I Really Don’t Like Winter Anymore

It hasn’t even really started yet, yet already my mood has changed.  I don’t laugh as readily and I walk around with a sourpuss clenching my coat like a baby blanket.  If it’s winter, I want snow.  It’s December 1st and yesterday I was basically wearing a sweatshirt.  What’s this faux-winter shit?  g l o b a l   w a r m i n g.

My birthday is this Friday.  At my twelfth birthday party, as I waited patiently for my guests to arrive to no avail, I realized that the snowstorm would only bring one brave soul to me.  I doubt we will have any snow this year.

I spent this Thanksgiving in Pennsylvania at my parent’s homestead.  I left the house only a handful of times and to move from the kitchen table to car seat to couch and back again because it was so bone-breakingly cold.  I am someone who usually walks 5 miles to work every other day because my beast legs need their fill, yet not in FauxWinter.  There’s no snow to crunch through and no balls to make.  It’s just cold, damp, and dry.  Where’s the white stuff!!

I fondly recall the Blizzard of ’93, where our yellow lab puppy, Snowball, ecstatically plummeted down the front steps of our yard and then disappeared from sight, only to re-emerge gasping for breath and trying to scramble up the hood of a car.  The snow was well over his head... because we had FEET, BABY, FEET!

After high school, I departed from home for Syracuse, New York for college.  This new home was also home to a variety of blizzards, snow squalls, deadly icicles that hung like sharpened knives from roofs and blustering curse-filled days, and also a great place to try out every imaginative method of body-covering possible.  I bought soccer cleats at a thrift shop to endure the icy ground without slipping, I donned a bright orange hunting suit once or twice to arrive at my destination (class) in one piece and drove in 4WD more often than not.  We, undergrads, regularly grew used to arriving at parties in irrecognizable getups with icicle snot and frozen water beards.  Upon removing said garb, the host would exclaim, “Oh! It’s you, Desira!”, and I would remove four bottles of beer from a sock in down-filled pant leg.  Once, I remember leaving a party, planting a beer in the snow in front of the party house, and moving on.  The next night, while walking with friends to another party, I urged my friend Amelia to dig around in the snow “right there” to find a surprise.  She thereafter dug, and removed the can in great surprise…  A class older than us even got snow on their graduation day… in May.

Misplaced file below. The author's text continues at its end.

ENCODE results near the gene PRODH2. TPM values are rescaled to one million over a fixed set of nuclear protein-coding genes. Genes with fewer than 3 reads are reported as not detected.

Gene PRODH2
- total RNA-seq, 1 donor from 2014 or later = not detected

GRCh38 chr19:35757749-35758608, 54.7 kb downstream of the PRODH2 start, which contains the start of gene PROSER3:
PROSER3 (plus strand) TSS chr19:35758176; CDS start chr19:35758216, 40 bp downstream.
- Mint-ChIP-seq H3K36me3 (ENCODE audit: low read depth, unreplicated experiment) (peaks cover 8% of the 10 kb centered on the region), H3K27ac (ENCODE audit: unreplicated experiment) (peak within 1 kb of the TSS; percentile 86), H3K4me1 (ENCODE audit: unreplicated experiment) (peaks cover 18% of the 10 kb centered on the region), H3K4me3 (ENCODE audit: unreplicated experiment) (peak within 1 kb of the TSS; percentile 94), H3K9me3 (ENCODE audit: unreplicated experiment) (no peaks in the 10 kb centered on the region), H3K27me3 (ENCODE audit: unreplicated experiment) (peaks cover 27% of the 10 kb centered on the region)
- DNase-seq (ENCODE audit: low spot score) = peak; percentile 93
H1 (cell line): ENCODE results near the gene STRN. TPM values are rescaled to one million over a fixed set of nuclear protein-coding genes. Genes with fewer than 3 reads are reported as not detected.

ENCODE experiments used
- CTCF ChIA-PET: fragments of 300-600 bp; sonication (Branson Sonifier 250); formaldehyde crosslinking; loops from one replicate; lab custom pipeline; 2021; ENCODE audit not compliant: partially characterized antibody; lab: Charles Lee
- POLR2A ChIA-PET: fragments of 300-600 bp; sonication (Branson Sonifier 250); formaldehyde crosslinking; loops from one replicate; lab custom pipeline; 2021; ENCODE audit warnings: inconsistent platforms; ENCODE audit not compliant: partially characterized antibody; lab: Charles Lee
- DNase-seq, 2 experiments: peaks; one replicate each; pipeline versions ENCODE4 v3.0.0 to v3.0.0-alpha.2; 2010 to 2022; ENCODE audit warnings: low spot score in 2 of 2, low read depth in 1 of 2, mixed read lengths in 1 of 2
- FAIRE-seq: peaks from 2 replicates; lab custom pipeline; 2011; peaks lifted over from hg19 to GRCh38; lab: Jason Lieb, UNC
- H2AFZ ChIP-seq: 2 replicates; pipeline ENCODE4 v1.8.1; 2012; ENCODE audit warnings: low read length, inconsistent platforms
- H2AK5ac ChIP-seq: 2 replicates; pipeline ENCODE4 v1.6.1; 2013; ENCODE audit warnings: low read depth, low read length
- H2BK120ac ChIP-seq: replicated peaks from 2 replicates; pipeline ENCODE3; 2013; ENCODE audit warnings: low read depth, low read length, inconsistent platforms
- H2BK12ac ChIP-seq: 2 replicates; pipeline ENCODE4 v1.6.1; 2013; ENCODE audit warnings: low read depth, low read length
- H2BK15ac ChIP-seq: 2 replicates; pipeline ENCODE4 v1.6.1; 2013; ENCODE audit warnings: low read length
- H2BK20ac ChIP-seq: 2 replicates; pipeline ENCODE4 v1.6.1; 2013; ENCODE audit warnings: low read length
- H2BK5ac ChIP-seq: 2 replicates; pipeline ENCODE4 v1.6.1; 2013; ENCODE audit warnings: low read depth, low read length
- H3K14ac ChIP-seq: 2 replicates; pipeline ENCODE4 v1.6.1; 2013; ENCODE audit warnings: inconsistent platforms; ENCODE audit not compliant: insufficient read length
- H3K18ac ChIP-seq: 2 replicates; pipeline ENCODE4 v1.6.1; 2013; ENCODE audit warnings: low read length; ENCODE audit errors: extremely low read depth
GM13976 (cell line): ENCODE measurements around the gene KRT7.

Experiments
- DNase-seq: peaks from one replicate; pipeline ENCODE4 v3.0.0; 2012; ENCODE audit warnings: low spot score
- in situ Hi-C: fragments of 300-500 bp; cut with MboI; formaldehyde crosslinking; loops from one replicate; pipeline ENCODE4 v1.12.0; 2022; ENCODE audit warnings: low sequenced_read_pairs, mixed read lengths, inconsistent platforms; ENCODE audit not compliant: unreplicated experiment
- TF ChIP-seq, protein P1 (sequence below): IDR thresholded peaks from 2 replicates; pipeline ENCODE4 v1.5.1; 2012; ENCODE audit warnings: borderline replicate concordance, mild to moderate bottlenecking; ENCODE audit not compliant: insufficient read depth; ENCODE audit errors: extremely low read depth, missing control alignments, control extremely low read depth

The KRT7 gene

My friend Lary and I climbed up the 90 degree angled hill which housed Crouse Hall, to slide down its embankment to our near deaths one year.  I also once sledded down the several hundred feet long roof of the staircase going up to the Day and Flint dorms.  When the weather really warmed up, students would celebrate with picnics in the grass, bikini wearing, and boomboxes, even though “really warming up” meant no discernable snow and a thermometer reading of 48.  Christmases entailed piling the family into my dad’s duel-wheeled diesel truck and putting it in neutral while coasting down hills en route to my uncle’s house in the boonies.  Christmas meant snow.

Those were the days!!!  I feel terribly for the younger generations who are not only not taught to write because of the ready use of computers (How will they ever write messages in the snow!) but who also might not experience WINTER at it’s finest.  These days snow days are for wimps who can’t drive in a flurry-filled sky.  Tis truly sad.

…With winter approaching and as the sun sets much earlier and the chill gets much brisker, I change.  I morph into the hulk with the changing winds knowing this isn’t going to be the fun-filled winter of my youth.  Maybe I should move to California as soon as it hits…

…………………….OR …………………………..

and while googling “horrible NYC winter”, this image came up, which is rather charming…


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